Dislocated Patella after Total Knee Replacement

A complication of total knee replacement. The white lump on the outside of the knee joint (image’s right) is the patella (kneecap), which has dislocated post-operatively, and unexpectedly.

It is an unfortunate fact of life that not all operations go according to plan. Problems are rare but they can occur. Those associated with knee replacement fall into two categories:

1. Complications of surgery in general
2. Complications directly related to knee replacement

Complications of surgery in general
In reality these are more common, largely because of the age group involved - normally over 50 years. At such an age it is common to have associated diseases, be they cardiovascular, urinary, gastrointestinal, or others. Surgery can bring otherwise dormant conditions to the fore. The commonest is perhaps urinary retention, when a patient is unable to pass urine after surgery. This may require a catheter to be passed into the bladder for a few days. It is only rarely a long-lasting issue. The second commonest is perhaps deep-vein thrombosis (DVT), when blood clots form in the leg veins. A DVT can occasionally pose a risk to life, if a blood clot flies off and lodges in the lungs - pulmonary embolism. Fortunately this is rare.

Complications directly related to knee replacement
These are many and varied, and include the following:

A knee replacement is a man-made device attached to living bone. As a consequence it is likely to loosen eventually. Figures are improving all the time, as they are with hip replacement, but it would be reasonable to say that approximately 8% of knee replacements will have loosened 10 years after surgery. Nothing, however well it is performed, is forever!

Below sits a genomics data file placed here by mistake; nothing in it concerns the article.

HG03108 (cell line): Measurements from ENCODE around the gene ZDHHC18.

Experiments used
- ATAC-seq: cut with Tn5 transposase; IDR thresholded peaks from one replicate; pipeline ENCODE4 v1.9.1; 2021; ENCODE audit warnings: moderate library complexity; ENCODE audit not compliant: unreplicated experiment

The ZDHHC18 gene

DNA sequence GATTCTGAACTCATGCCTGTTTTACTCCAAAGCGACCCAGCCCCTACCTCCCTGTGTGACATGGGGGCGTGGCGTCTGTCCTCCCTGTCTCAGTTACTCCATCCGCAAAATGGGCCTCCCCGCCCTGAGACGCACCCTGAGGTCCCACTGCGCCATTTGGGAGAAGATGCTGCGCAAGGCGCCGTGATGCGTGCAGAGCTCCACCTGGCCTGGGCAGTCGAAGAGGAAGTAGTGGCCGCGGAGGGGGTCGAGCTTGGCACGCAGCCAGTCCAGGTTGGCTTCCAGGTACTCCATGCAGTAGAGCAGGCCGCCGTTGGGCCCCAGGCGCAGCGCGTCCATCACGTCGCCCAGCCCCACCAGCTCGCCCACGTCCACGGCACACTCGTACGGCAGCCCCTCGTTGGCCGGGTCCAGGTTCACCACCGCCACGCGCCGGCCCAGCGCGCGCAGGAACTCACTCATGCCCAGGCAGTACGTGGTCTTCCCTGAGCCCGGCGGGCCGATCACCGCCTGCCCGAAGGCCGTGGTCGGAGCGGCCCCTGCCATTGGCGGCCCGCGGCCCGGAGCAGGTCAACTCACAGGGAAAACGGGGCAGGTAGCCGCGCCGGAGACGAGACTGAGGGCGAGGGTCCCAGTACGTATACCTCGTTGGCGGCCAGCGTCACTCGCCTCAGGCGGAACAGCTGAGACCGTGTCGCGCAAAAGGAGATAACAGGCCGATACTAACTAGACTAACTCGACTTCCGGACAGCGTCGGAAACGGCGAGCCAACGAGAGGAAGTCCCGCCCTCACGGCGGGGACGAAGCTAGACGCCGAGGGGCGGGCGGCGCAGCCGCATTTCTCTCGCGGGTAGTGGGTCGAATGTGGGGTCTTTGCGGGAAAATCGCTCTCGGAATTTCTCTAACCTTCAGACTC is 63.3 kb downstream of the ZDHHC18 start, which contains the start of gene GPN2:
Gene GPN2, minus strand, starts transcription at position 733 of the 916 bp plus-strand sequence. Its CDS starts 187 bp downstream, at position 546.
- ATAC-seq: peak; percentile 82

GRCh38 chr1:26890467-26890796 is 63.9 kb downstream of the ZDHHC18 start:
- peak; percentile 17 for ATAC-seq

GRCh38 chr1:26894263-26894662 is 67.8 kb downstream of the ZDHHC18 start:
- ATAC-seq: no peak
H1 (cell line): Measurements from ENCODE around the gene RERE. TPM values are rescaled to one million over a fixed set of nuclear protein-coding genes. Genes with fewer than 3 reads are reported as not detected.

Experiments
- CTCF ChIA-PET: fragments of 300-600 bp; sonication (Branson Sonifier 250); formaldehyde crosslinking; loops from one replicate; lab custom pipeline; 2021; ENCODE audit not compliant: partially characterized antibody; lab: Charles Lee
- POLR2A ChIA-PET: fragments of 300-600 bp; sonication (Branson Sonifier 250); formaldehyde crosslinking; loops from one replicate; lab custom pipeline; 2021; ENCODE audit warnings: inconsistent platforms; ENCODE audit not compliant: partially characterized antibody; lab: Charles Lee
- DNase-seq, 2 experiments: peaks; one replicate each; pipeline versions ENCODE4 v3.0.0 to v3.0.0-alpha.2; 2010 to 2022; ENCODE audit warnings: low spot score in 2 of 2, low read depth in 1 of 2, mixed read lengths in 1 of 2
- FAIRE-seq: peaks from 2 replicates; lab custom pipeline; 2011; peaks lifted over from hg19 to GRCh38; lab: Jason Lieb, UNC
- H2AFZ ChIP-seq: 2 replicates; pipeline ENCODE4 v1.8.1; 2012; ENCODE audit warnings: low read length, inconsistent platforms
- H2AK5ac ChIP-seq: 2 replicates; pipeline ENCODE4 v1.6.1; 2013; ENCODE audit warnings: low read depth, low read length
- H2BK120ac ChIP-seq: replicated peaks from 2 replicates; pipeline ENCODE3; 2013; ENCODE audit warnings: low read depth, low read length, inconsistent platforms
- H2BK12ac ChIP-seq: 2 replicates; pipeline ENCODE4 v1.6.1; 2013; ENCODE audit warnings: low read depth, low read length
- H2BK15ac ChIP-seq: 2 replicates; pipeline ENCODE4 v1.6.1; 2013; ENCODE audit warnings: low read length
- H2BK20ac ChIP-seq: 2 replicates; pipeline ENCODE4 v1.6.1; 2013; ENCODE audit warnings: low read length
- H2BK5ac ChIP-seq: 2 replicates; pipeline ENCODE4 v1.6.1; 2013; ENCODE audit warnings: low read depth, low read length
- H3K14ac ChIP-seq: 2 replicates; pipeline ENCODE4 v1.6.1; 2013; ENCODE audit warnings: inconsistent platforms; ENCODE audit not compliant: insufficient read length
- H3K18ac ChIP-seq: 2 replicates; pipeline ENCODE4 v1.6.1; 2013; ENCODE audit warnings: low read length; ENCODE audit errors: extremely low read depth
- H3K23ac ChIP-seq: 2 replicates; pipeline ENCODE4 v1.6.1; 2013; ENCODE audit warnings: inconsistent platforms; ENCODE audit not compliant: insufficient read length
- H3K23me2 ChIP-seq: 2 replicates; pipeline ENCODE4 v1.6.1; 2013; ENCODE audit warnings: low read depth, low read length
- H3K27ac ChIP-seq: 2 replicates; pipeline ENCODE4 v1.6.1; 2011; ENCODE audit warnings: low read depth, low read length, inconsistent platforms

Bone Fracture
As the years go by, so the bone adjacent to a knee replacement thins and weakens. This is called loss of bone stock. The problem affects approximately 2% of knee replacements.

Infection in a knee replacement is a major problem. It may necessitate staged revision surgery, which is not always successful. Approximately 2% of primary knee replacements will become infected.

After knee replacement it is sometimes possible for the knee to feel 'wobbly' to a patient. In 1-2% of cases it may be necessary for a patient to wear a supportive knee brace. A revision operation cannot be excluded.

Patellar Dislocation
This occurs in 1% of patients after knee replacement. Small though the patella may be, the management of patellar dislocation after knee replacement can be challenging and may require revision surgery.

Failure of Wound Healing
This is always a worry and affects approximately 5% of patients. The knee replacement components are immediately under the skin and so can easily become exposed if a wound-healing problem is too severe. Plastic surgery, or revision surgery, may be needed.

Nerve Injury
Major nerve injury is rare at knee replacement, occurring in less than 1% of cases. However, the skin nerves are invariably affected. The majority, if not all, of knee replacement patients will note that the lateral (outer) part of the knee becomes numb following the procedure. This is not of functional consequence at all.

Post-operative Haematoma
A haematoma is a large collection of blood. It may be so tense that it can compromise wound healing. The blood also acts as a prime focus for infection. Bacteria love blood! Consequently, if a haematoma becomes a problem it is best drained as soon as possible.

Reduced Range of Movement
A replacement knee will most likely, after rehabilitation is complete, pass through a range of movement from straight to 110 degrees at least. The majority should certainly bend to a right angle. Occasionally stiffness occurs. If a joint cannot bend to at least a right angle, this can cause difficulties for the patient. A manipulation under anaesthetic (MUA) is then sometimes performed, but even this cannot always rectify the situation.

Rare Complications
This category includes component breakage, major blood vessel injury, component malposition, fat embolism, and dislocation. Fortunately these are all very rare, occurring in less than 1% of cases. In the case of major blood vessel injury, for example, the incidence is less than 0.03%!